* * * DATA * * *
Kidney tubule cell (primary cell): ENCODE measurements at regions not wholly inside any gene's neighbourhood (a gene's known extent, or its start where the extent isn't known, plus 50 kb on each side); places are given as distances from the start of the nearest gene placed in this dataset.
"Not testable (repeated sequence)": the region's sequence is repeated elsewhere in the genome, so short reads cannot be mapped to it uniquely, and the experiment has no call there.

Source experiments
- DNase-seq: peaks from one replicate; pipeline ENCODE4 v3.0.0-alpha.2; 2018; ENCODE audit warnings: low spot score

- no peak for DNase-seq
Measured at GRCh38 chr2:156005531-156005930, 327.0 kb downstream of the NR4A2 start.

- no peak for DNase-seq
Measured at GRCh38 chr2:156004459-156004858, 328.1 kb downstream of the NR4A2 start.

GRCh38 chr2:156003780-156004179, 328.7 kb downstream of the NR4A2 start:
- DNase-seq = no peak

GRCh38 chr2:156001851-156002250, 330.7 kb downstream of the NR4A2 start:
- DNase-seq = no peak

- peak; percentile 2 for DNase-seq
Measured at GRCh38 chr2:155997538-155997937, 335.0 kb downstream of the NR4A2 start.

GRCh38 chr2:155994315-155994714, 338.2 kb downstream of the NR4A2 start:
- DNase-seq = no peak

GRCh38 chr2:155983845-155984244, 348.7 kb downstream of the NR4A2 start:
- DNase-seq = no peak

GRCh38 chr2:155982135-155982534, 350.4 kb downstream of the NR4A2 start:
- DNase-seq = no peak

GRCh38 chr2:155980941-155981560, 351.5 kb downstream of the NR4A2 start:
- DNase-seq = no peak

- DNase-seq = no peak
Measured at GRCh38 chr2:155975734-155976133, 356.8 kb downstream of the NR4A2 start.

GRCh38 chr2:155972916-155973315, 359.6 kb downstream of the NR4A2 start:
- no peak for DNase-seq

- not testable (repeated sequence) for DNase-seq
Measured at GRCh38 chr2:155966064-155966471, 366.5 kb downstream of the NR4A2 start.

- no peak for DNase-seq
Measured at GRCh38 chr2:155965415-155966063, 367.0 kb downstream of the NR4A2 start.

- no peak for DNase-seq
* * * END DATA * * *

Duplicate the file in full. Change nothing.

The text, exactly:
Kidney tubule cell (primary cell): ENCODE measurements at regions not wholly inside any gene's neighbourhood (a gene's known extent, or its start where the extent isn't known, plus 50 kb on each side); places are given as distances from the start of the nearest gene placed in this dataset.
"Not testable (repeated sequence)": the region's sequence is repeated elsewhere in the genome, so short reads cannot be mapped to it uniquely, and the experiment has no call there.

Source experiments
- DNase-seq: peaks from one replicate; pipeline ENCODE4 v3.0.0-alpha.2; 2018; ENCODE audit warnings: low spot score

- no peak for DNase-seq
Measured at GRCh38 chr2:156005531-156005930, 327.0 kb downstream of the NR4A2 start.

- no peak for DNase-seq
Measured at GRCh38 chr2:156004459-156004858, 328.1 kb downstream of the NR4A2 start.

GRCh38 chr2:156003780-156004179, 328.7 kb downstream of the NR4A2 start:
- DNase-seq = no peak

GRCh38 chr2:156001851-156002250, 330.7 kb downstream of the NR4A2 start:
- DNase-seq = no peak

- peak; percentile 2 for DNase-seq
Measured at GRCh38 chr2:155997538-155997937, 335.0 kb downstream of the NR4A2 start.

GRCh38 chr2:155994315-155994714, 338.2 kb downstream of the NR4A2 start:
- DNase-seq = no peak

GRCh38 chr2:155983845-155984244, 348.7 kb downstream of the NR4A2 start:
- DNase-seq = no peak

GRCh38 chr2:155982135-155982534, 350.4 kb downstream of the NR4A2 start:
- DNase-seq = no peak

GRCh38 chr2:155980941-155981560, 351.5 kb downstream of the NR4A2 start:
- DNase-seq = no peak

- DNase-seq = no peak
Measured at GRCh38 chr2:155975734-155976133, 356.8 kb downstream of the NR4A2 start.

GRCh38 chr2:155972916-155973315, 359.6 kb downstream of the NR4A2 start:
- no peak for DNase-seq

- not testable (repeated sequence) for DNase-seq
Measured at GRCh38 chr2:155966064-155966471, 366.5 kb downstream of the NR4A2 start.

- no peak for DNase-seq
Measured at GRCh38 chr2:155965415-155966063, 367.0 kb downstream of the NR4A2 start.

- no peak for DNase-seq